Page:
Despite both parties putting numbers on how many low-cost homes will be built by their government if in power, neither would have much control over the rate at which they are built. Instead, the number of discounted homes built will be determined by the willingness of local planning authorities to require discounted market sale homes ahead of homes available at discounted rent or for shared ownership. And it will be determined by the number of homes that market sale developers build each year – which is effected by a number of other factors, not least the supply of land, labour and capital.
Policy makers could find a way round this issue by changing national planning policy. It could be required that Discounted Market Sale is the only type of Affordable Housing that can be provided through Section 106 agreements. This, however, would mean local planning authorities cannot ask developers to provide affordable rental homes.
How will developers react?
Affordable Housing requirements impact the bottom line of developments. The more homes developers must provide at a discount, the less the potential receipts of the development. As long as their overall contribution does not change, developers generally will not mind how the Affordable Housing they build is used.
Nonetheless, if developers are required to provide more homes for discount sale rather than discount rent, this will affect their ‘build and sell’ model. Instead of selling affordable homes onto housing associations – who then rent and manage the properties – developers will have more of a direct role in helping people access the Affordable Housing. They will have to work closely with the local authority, perhaps through an agent, who will decide whether someone is local enough to be eligible for the discounted home.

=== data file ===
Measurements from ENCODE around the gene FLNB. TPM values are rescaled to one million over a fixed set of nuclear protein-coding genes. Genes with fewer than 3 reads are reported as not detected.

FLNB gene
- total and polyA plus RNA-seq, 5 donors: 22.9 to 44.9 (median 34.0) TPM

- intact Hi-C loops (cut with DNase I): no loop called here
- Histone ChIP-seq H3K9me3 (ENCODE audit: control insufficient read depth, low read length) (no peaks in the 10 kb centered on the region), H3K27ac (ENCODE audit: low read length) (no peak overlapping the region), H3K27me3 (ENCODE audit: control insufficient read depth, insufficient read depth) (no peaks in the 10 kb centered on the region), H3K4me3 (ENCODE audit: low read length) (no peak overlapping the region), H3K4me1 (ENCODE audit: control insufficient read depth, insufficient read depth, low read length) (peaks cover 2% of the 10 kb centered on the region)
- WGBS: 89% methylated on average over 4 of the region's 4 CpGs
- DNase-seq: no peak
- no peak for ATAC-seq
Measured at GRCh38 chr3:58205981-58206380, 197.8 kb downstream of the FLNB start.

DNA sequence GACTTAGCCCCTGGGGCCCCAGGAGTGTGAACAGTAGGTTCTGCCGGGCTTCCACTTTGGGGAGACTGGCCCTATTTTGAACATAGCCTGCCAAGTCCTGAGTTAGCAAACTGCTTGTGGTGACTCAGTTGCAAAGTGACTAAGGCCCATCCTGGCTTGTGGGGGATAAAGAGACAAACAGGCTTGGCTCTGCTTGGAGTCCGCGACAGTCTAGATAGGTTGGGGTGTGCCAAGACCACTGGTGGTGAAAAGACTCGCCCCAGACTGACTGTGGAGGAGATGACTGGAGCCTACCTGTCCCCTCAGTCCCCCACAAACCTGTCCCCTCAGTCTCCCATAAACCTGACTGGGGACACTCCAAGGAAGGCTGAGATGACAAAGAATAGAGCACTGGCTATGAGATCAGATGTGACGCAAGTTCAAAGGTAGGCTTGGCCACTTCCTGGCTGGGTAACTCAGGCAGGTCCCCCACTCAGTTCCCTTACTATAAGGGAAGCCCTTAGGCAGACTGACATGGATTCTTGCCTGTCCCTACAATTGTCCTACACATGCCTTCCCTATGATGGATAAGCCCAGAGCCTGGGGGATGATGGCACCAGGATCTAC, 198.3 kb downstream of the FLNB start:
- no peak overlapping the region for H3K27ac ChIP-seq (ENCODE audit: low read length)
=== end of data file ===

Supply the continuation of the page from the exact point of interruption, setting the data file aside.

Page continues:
Developers will also have to bear more sales risk. They will no longer receive the upfront receipts from housing associations purchasing Affordable Housing units that ease cash flow on a development project. Their sales receipts will also be dependent on whether there are enough local people who qualify for the discount and are in a position to buy a home. If there isn’t local demand for discounted homes, developers might be left with homes they cannot sell. Understandably, they will want clear rules for the time period after which discounted homes can be converted to normal homes for market sale.
How will lenders react?
Anyone buying a discounted home will not be able to keep the discount when they choose to sell up and move on. Instead, the discount will be retained locally and available only to local people who meet the local planning authority’s eligibility criteria. This is secured through a clause in the S106 agreement.
The resale clause is right, but it also causes problems for mortgage lenders who will be concerned by the resale value of the property – will there be enough local buyers who qualify for the discount in five, ten years time? Lenders will also be wary of Labour’s pledge to cap mortgage payments on discounted homes at a third of the average local income.
Given the significant differences between median house prices and median incomes in some parts of the country, more discounted homes for sale will be an attractive proposition to first-time buyers who are fed up with renting. Focused housing support for Key Workers will also help struggling public servants like police officers, nurses and teachers to live closer to their work, making staff recruitment and retention easier in those public services.
Yet, whoever leads the next government, the number of first-time buyers and local Key Workers that eventually benefit from this policy will depend on whether it can be made practical enough to work.